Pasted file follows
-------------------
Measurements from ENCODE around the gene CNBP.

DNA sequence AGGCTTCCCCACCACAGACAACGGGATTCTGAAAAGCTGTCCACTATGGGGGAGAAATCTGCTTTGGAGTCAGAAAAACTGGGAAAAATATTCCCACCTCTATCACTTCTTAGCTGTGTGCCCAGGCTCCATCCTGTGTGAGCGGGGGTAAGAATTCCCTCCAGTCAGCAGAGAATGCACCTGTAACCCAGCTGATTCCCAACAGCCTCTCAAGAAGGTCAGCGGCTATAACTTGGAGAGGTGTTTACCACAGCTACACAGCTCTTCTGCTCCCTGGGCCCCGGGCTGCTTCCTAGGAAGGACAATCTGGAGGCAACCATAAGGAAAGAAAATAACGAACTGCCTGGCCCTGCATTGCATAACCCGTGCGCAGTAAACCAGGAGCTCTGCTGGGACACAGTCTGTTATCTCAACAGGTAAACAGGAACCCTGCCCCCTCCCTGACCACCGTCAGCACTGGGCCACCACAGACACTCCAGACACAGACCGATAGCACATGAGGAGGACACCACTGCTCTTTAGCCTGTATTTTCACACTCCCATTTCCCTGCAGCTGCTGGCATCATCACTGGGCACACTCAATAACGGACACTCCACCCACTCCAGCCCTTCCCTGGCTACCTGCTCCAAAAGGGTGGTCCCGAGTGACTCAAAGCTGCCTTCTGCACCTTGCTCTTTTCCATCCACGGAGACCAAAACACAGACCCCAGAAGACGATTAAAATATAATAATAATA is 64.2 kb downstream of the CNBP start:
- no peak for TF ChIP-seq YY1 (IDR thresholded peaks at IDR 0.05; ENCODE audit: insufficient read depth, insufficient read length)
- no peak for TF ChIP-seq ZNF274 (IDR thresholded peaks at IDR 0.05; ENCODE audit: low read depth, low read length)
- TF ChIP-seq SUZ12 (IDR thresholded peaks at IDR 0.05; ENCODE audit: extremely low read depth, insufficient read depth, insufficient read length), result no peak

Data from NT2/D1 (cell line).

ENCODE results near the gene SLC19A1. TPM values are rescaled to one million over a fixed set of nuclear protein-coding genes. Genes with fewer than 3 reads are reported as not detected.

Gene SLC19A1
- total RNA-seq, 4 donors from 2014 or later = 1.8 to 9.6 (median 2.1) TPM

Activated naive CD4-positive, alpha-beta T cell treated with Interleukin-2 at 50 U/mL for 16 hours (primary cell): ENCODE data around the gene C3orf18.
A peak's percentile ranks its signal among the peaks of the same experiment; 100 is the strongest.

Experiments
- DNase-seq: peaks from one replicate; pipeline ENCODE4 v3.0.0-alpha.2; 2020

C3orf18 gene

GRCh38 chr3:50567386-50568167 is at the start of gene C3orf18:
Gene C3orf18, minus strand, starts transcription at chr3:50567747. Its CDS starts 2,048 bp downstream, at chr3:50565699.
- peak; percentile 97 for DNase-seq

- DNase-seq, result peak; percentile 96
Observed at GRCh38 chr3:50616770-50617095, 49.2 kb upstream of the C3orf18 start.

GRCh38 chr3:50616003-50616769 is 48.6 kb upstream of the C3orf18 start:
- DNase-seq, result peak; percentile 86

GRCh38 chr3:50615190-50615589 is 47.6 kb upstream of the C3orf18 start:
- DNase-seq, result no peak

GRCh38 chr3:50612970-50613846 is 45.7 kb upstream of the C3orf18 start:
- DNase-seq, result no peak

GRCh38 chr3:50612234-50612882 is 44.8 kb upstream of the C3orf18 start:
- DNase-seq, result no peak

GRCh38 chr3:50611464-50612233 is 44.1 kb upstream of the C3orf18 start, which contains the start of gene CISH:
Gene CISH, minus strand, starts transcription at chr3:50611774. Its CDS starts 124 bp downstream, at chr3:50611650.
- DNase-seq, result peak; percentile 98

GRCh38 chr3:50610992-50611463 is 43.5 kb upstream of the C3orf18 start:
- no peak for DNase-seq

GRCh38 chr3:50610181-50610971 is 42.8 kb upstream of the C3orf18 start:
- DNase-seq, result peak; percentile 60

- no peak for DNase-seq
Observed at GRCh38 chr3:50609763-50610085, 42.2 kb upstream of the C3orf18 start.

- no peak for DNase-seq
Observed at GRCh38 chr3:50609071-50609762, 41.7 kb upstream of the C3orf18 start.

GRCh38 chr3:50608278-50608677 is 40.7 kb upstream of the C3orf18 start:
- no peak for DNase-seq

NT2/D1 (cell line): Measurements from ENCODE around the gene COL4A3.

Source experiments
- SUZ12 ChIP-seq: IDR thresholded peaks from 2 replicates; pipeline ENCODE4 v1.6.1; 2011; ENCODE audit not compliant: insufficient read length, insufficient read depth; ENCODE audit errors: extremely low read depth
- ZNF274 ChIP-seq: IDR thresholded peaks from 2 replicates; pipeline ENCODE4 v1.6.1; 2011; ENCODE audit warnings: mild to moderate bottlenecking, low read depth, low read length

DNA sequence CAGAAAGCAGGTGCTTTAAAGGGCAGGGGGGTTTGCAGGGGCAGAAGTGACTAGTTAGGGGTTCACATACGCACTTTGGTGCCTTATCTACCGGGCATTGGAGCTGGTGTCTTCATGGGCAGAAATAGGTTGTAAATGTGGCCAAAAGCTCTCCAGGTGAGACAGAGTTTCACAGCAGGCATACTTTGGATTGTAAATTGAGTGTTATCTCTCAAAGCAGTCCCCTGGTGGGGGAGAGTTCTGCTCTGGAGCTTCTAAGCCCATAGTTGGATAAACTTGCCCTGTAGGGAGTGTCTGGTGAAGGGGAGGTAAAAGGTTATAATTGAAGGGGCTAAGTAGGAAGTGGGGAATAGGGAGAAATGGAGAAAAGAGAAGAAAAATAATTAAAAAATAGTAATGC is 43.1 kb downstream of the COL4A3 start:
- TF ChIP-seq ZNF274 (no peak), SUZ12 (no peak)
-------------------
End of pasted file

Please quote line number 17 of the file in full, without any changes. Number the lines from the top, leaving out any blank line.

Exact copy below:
- peak; percentile 97 for DNase-seq